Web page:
And yes. I do believe I’m going to try to put some of these patterns into a book. The monarch is slowly killing me with the desire to share. I just need one more piece that connects my work to the three-nation effort going on right now to save their flyway. Timing . . . is everything.
We have a name! We have a name. I am absolutely thrilled to introduce to you the first of the Peri Reed Chronicles, THE DRAFTER. (I know I said I’ve seen the cover, but this isn’t it. It’s just a place holder.)
Peri Reed takes her name from Master Commandant Perry who fought in the war of 1812 to hold Lake Erie from the British. He is the man who is credited with saying, “We have met the enemy and they are ours,” and his victory there got him promoted to captain as well as allowing Detroit to be retaken by U.S. troops.
Why name my main character after an often frustrated military captain, you might ask? I spent several summers at Put-in-Bay, a small island in Lake Erie, where they have a tall monument to the battle. The climb to the top is claustrophobic and wearying, but when you gain the summit, and the wind lifts through you, and you can see farther than you’ve ever have before . . . you feel free. At least you do when you’re twelve. And that is Peri Reed’s story.
Every so often I get a day that I feel like an author, a day where the usual grind of sit-at-desk, bang-head-on-keyboard opens up and something in this sometimes agonizingly slow profession moves forward in a big way. Writing “The End” is one of those days. Publication day is another, but as odd as it sounds, publication day doesn’t have much to say for itself until a week later when you know how publication day went. Turning in a manuscript is a big relief, and then the editorial rewritten one. Hearing from the marketing people is always a big boost, with news of cities and such. (Slow down. Long time to go yet for that.)
But Friday, it was a double whammy with my day spent getting my new back cover photo taken, (sans the red hair, mind you) and then coming home, exhausted and ready to wash off the make-up to find a most precious email had been smoldering in my inbox most of the day.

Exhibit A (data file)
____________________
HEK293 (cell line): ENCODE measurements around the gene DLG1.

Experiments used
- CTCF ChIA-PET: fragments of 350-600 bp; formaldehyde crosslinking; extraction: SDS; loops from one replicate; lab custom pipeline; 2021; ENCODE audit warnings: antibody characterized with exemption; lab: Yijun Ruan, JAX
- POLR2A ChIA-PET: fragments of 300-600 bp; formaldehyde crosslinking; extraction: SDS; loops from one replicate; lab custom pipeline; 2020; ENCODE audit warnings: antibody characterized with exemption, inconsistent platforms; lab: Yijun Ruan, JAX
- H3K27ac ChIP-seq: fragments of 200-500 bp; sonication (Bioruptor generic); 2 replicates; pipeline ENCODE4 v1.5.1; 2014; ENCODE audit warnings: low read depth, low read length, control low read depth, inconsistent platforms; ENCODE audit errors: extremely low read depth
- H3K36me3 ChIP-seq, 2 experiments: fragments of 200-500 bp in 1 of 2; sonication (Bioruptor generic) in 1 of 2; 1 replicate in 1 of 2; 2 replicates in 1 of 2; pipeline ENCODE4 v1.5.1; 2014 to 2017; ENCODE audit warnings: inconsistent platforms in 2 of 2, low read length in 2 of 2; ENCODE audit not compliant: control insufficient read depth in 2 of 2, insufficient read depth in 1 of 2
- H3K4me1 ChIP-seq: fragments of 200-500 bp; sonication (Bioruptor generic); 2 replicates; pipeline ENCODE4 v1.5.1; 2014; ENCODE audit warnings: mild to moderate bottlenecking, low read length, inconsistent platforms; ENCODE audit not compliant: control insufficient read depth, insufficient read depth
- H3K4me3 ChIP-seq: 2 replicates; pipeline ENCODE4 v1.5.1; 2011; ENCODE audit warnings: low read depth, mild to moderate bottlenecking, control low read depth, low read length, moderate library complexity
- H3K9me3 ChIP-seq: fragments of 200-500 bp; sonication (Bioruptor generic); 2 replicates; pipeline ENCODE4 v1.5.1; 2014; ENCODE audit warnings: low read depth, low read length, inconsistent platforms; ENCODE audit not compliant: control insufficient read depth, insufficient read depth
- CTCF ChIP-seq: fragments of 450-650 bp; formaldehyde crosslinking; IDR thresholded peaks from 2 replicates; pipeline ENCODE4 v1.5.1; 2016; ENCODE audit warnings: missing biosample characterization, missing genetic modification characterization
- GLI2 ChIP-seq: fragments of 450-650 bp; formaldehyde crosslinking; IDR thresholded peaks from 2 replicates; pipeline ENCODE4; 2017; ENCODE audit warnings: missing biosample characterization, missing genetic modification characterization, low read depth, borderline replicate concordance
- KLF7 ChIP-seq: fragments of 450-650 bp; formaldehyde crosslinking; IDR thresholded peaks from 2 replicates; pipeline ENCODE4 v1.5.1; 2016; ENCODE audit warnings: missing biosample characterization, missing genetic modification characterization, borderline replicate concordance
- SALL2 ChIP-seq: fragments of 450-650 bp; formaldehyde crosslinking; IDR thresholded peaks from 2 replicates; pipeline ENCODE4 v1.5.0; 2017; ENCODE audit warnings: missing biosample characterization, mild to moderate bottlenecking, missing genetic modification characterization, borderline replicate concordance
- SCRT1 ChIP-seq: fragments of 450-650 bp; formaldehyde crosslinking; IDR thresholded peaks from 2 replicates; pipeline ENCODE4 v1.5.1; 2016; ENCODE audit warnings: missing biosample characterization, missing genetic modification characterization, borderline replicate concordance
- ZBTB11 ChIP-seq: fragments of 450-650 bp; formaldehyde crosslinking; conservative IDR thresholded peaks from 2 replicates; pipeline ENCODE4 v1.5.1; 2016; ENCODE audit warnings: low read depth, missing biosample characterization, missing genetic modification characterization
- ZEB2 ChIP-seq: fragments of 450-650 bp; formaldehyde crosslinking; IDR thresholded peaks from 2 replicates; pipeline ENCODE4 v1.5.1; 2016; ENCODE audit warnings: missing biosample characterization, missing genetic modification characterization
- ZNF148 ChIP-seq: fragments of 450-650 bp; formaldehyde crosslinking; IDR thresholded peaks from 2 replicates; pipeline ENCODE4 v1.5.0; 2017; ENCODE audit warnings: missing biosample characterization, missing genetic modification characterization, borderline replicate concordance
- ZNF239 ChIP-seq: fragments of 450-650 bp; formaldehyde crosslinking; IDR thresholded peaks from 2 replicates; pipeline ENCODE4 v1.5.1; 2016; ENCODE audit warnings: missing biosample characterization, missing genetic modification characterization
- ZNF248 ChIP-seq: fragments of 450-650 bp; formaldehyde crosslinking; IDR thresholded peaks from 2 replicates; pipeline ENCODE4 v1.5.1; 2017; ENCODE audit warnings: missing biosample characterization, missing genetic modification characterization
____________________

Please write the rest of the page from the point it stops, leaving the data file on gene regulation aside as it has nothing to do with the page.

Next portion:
I have seen the preliminary cover, and it is gorgeous! Absolutely wonderful. You’re going to look at it and go Huh? but trust me, it’s perfect in so many ways.
And if the cover is being prepped, then it’s high time to release the title, eh?
Come back tomorrow. I don’t want to jump any guns and feel the need to check with my publisher first, but hey, It’s time. :-) I can’t wait for you all to read it this late August/early September.
This morning I heard the first cardinal singing from the top of a paper birch, calling for an end to winter. It’s hard to believe him right now with a foot of snow in the yard and piles as high as I’m tall, but the heat of the sun making icicles is hard to ignore, and he probably feels it pretty good up at the top of that birch. He’s a lone voice right now, but more will follow, chasing winter away for another spin of the wheel.
It’s four today as I toddle off to work and crank up the space heater. Four, as in the number of fish I have in my office, the number of gargoyles tucked in secret places, and the number of sharpened pencils I have in my cup. I generally like the number four, but in this case, I don’t think four is a good number to be hanging about on my thermometer outside my window.
Oh, but now it’s five. The trend is good.